WATERVILLE — Alan Tibbetts approached a charcoal drawing at Common Street Arts Saturday, stepped back, and then moved closer.

“That’s beautiful,” he said. “A lot of detail. It’s just amazing that anybody has that kind of talent.”

Tibbetts, 60, of Sidney, was mesmerized by “Peeling Potatoes,” the charcoal-on-paper drawing by Levant artist Landon Cornelius, which netted the Best in Show award at the Maine Open Juried Art Show.

Tibbetts was on his third visit to the show since it opened April 11 on the first floor of The Center at 93 Main St. downtown.

Hosted by Common Street Arts, a program of Waterville Creates!, and held in collaboration with the Waterville Area Art Society, the 27th annual show continues through May 13 and is open to the public, free of charge.

Hours are noon to 5 p.m. Tuesday through Friday and 10 a.m. to 1 p.m. Saturdays.

Though not an artist himself, Tibbetts, a political activist and retired member of the Army National Guard, said art intrigues him. He perused the two-room gallery Saturday, taking in the more than 150 landscapes, portraits, and abstract and impressionistic pieces by more than 80 artists from around the state.

He was scrutinizing each one, in anticipation of voting on his favorite for the show’s People’s Choice award, to be given to the artist garnering the most votes by May 13.

“I like art. I like to take photographs, but I can’t paint by numbers if I had to,” he said. “I saw this show a couple of years ago at the Waterville Public Library and I was really fascinated.”

Waterville Area Art Society member Hilary Ervin, 92, a docent at the Colby College Museum of Art, was volunteering at the show Saturday. Ervin works in fiber arts, using dye to paint fabrics and make coats. For years she created quilted, hand-painted coats.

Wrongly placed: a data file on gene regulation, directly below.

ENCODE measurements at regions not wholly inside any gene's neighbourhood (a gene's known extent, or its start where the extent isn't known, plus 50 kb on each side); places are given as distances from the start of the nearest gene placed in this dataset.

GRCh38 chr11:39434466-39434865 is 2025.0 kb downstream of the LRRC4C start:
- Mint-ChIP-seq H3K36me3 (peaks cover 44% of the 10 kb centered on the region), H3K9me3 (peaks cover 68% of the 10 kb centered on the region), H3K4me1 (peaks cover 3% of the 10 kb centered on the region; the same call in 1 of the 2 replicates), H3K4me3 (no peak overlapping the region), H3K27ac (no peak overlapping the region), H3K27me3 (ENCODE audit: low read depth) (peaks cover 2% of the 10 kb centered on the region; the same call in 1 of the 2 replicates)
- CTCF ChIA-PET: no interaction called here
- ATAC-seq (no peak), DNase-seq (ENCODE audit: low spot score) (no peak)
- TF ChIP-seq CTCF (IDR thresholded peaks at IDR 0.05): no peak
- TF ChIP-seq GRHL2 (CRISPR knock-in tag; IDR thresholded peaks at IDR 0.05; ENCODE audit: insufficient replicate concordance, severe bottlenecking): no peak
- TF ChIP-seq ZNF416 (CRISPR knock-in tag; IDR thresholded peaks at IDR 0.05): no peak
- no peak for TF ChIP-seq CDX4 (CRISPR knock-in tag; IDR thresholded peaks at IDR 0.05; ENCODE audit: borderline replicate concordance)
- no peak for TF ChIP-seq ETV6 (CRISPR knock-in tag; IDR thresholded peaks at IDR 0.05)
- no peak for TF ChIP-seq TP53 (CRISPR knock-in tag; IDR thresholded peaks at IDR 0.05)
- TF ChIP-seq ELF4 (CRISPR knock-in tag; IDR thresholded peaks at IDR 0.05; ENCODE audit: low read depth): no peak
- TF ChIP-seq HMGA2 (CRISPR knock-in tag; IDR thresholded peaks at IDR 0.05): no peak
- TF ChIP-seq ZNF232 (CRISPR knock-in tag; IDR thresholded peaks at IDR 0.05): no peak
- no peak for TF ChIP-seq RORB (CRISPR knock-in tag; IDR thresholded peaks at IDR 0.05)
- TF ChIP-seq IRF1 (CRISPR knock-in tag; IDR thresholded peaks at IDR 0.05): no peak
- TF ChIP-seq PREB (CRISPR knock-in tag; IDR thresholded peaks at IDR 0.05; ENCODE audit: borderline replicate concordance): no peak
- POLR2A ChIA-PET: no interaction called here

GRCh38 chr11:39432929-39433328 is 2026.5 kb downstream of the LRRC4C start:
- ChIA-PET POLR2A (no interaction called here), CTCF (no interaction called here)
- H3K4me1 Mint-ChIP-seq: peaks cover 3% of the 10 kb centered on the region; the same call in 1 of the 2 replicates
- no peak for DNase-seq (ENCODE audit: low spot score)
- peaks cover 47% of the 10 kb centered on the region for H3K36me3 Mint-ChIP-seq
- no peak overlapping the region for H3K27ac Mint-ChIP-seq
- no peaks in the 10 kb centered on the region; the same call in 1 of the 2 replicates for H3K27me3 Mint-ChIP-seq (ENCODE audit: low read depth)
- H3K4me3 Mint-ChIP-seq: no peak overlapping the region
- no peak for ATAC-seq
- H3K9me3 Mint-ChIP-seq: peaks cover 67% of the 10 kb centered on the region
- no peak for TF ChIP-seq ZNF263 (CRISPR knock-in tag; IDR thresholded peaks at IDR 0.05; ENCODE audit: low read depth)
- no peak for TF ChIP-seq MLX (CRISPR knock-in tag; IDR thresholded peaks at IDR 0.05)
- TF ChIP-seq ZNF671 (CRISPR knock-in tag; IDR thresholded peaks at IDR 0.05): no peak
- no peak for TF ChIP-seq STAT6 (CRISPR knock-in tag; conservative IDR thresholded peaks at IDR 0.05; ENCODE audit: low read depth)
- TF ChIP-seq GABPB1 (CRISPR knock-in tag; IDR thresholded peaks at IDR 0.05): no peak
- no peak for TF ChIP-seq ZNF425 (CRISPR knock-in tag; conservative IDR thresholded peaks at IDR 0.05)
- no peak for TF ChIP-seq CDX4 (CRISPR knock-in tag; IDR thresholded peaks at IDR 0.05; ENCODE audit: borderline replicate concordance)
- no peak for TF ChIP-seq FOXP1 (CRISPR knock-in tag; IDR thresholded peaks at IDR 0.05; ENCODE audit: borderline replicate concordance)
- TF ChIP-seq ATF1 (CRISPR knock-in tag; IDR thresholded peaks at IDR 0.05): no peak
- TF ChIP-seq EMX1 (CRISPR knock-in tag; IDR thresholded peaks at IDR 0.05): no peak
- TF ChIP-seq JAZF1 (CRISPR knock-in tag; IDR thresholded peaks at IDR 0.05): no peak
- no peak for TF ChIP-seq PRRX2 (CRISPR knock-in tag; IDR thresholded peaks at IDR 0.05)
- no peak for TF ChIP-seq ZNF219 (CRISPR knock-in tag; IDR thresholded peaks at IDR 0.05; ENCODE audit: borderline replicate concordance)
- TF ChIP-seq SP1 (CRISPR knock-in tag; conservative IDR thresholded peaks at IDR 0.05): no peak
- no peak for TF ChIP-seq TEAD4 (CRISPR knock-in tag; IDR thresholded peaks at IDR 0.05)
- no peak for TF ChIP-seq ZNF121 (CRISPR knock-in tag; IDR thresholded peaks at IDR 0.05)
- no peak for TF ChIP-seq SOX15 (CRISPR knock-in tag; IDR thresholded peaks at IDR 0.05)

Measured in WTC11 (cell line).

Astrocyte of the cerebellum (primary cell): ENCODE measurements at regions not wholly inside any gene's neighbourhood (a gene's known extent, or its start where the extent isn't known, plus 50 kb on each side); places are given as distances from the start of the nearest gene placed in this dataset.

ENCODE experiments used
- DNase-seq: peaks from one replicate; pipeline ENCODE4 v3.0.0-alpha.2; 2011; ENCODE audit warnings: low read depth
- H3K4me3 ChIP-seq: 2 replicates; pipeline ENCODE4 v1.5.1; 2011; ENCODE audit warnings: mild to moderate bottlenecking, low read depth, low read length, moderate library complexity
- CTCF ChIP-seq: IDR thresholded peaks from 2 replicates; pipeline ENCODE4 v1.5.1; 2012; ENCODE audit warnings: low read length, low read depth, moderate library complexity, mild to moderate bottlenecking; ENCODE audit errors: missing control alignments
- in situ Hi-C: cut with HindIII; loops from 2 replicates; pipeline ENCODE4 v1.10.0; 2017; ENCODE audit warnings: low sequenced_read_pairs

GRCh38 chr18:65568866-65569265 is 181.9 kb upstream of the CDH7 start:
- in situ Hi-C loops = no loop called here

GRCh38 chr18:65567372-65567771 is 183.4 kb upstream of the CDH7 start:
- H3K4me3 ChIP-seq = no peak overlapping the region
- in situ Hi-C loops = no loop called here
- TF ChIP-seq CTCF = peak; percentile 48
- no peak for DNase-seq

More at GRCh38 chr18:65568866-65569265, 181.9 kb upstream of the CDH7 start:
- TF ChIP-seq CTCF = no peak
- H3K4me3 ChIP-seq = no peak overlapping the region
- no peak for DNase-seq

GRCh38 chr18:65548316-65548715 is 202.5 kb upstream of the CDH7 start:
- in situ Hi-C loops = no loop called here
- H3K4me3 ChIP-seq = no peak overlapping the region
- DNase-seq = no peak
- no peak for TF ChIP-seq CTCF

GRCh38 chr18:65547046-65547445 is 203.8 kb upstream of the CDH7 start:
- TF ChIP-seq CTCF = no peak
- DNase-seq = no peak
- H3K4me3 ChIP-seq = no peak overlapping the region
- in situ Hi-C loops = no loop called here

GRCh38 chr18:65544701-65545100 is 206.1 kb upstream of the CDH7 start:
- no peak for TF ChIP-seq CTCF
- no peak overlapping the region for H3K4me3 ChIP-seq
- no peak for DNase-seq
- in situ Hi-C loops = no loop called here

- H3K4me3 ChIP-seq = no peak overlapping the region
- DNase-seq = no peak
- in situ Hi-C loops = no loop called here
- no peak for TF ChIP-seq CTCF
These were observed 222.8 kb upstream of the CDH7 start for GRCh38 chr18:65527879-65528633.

While the library hosted the annual show in the past, the new venue offers a much larger space so that patrons can view the works of art more comfortably, according to Ervin.

“People are astonished that there’s so much talent that’s been gathered together for us to see,” Ervin said. “Patrons’ first reaction is how much nicer it is to have this show here than in the library. We were always very happy to have the library help us with it, but it was very difficult to back off and see everything. Now, this is just beautiful — a wonderful area. We’re very, very fortunate here.”

Nate Towne, marketing manager for Waterville Creates!, said the community support and love of the Waterville Area Art Society is palpable through the show, and the society has provided many volunteers in the Common Street gallery. When the Waterville Downtown Farmers Market opened Thursday, the Art Society’s volunteers were able to keep the show open an hour longer, enabling market patrons also to visit the art show, according to Towne. He said he hopes that also will be possible during the Waterville Rocks! outdoor concert series held four times during the summer from 6 p.m. to 8 p.m. Fridays in adjacent Castonguay Square, starting July 28.

Towne said the art show offers a diverse array or works and “something for everyone.” Like Tibbetts, he admired Cornelius’ “Peeling Potatoes” piece.

“It shows a mastery of its craft in the charcoal medium,” he said.

Presenting sponsors for the show, besides the Art Society and Waterville Creates!, are Kennebec Savings Bank and The Framemakers. Jurors are KiKa Nigals, an artist and program manager for Waterville Creates!; and Tim Christensen, a master potter and teacher.

Upcoming events at Common Street Arts include “Picturing Waterville: Photographs by Gary Green and Images from the Waterville Historical Society,” May 24 to July 1, with an opening reception from 5 p.m. to 7 p.m. May 25. “Snap,” an interactive community photography project to be held in conjunction with “Picturing Waterville,” will be available at fb.me/snapwtvl; and a free pinhole photography workshop with Johanna Moore will be held from 1 p.m. to 3:30 p.m. May 27. Also, a free urban sketching workshop with Helene Farrar will be held from 10 a.m. to noon June 10, sponsored by Colby College Center for the Arts and Humanities.

A community panel and discussion will be held at 2 p.m. June 17 to explore how photography can activate shared experiences in the 21st century, especially in communities undergoing social and economic transformation.

Amy Calder — 861-9247

[email protected]

Twitter: @AmyCalder17

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